• parathyroid hormone ;
  • periparturient cow;
  • crosslinked telopeptide of type 1-collagen;
  • magnesium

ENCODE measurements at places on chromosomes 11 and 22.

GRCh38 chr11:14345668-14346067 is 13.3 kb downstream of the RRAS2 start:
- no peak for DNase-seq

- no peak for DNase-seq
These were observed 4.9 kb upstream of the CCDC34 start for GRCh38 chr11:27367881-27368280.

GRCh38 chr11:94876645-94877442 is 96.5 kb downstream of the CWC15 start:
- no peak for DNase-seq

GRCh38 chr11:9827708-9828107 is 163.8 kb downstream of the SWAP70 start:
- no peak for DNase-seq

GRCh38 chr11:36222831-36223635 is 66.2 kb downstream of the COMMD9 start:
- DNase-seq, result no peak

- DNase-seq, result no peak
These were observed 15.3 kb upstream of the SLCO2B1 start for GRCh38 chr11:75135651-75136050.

This experiment studied the effect of pre-partal milk removal on calcium metabolism at start of milking and at calving. Nine cows of the Swedish Red breed were milked for 1–7 days pre-partum. The average milk yield at the first milking was 4.8 l, and the average yield the last day prior to calving was 13.4 l. Five cows were used as control cows and were only milked post-partum. Samples of plasma and urine were taken to determine the effect of pre-partum milking and calving on levels of calcium, magnesium, parathyroid hormone and plasma C-terminal crosslinked telopeptide of type 1-collagen (CTx), used as a marker of bone resorption. Pre-partum milking resulted in a decrease in plasma calcium that was evident 2 days after the first milking. Parathyroid hormone increased at the same time, and CTx started to increase from 24 h after the first milking. There were no effects on plasma magnesium or urinary output of calcium or magnesium. The first week after calving, there were no differences between pre-partum milked cows and control cows in plasma or urine variables, or in milk yield. In conclusion, pre-partum milking activated the calcium-restoring mechanisms but did not improve calcium status at calving.